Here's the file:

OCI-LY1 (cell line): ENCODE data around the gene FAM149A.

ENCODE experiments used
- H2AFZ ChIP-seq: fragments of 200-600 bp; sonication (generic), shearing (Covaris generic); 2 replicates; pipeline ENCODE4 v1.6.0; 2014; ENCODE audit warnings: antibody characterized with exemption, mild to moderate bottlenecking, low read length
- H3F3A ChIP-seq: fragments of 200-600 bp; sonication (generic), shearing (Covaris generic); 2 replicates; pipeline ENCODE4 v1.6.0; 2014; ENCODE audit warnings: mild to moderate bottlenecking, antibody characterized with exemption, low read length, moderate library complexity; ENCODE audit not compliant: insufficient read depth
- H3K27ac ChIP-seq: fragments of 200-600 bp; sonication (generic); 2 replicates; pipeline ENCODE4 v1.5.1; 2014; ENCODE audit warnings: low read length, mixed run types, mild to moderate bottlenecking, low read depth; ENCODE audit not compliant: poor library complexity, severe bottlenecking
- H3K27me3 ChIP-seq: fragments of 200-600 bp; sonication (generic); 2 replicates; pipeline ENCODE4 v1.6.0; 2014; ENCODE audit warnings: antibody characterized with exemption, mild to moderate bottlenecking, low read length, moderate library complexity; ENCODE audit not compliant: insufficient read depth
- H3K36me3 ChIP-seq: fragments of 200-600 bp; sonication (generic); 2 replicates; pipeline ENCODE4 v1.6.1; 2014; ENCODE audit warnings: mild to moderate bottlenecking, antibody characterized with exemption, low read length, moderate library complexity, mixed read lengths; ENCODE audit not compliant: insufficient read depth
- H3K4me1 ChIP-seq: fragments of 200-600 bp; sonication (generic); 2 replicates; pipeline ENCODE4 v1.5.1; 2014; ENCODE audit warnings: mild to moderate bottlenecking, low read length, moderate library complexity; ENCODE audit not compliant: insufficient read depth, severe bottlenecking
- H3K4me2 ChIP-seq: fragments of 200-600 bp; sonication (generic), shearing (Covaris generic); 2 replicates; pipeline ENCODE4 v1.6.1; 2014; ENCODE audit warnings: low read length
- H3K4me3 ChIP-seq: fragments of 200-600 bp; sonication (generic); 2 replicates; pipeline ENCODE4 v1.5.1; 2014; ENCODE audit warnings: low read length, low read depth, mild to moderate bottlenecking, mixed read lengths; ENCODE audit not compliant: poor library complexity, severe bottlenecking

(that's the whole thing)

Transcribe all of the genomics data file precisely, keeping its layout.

OCI-LY1 (cell line): ENCODE data around the gene FAM149A.

ENCODE experiments used
- H2AFZ ChIP-seq: fragments of 200-600 bp; sonication (generic), shearing (Covaris generic); 2 replicates; pipeline ENCODE4 v1.6.0; 2014; ENCODE audit warnings: antibody characterized with exemption, mild to moderate bottlenecking, low read length
- H3F3A ChIP-seq: fragments of 200-600 bp; sonication (generic), shearing (Covaris generic); 2 replicates; pipeline ENCODE4 v1.6.0; 2014; ENCODE audit warnings: mild to moderate bottlenecking, antibody characterized with exemption, low read length, moderate library complexity; ENCODE audit not compliant: insufficient read depth
- H3K27ac ChIP-seq: fragments of 200-600 bp; sonication (generic); 2 replicates; pipeline ENCODE4 v1.5.1; 2014; ENCODE audit warnings: low read length, mixed run types, mild to moderate bottlenecking, low read depth; ENCODE audit not compliant: poor library complexity, severe bottlenecking
- H3K27me3 ChIP-seq: fragments of 200-600 bp; sonication (generic); 2 replicates; pipeline ENCODE4 v1.6.0; 2014; ENCODE audit warnings: antibody characterized with exemption, mild to moderate bottlenecking, low read length, moderate library complexity; ENCODE audit not compliant: insufficient read depth
- H3K36me3 ChIP-seq: fragments of 200-600 bp; sonication (generic); 2 replicates; pipeline ENCODE4 v1.6.1; 2014; ENCODE audit warnings: mild to moderate bottlenecking, antibody characterized with exemption, low read length, moderate library complexity, mixed read lengths; ENCODE audit not compliant: insufficient read depth
- H3K4me1 ChIP-seq: fragments of 200-600 bp; sonication (generic); 2 replicates; pipeline ENCODE4 v1.5.1; 2014; ENCODE audit warnings: mild to moderate bottlenecking, low read length, moderate library complexity; ENCODE audit not compliant: insufficient read depth, severe bottlenecking
- H3K4me2 ChIP-seq: fragments of 200-600 bp; sonication (generic), shearing (Covaris generic); 2 replicates; pipeline ENCODE4 v1.6.1; 2014; ENCODE audit warnings: low read length
- H3K4me3 ChIP-seq: fragments of 200-600 bp; sonication (generic); 2 replicates; pipeline ENCODE4 v1.5.1; 2014; ENCODE audit warnings: low read length, low read depth, mild to moderate bottlenecking, mixed read lengths; ENCODE audit not compliant: poor library complexity, severe bottlenecking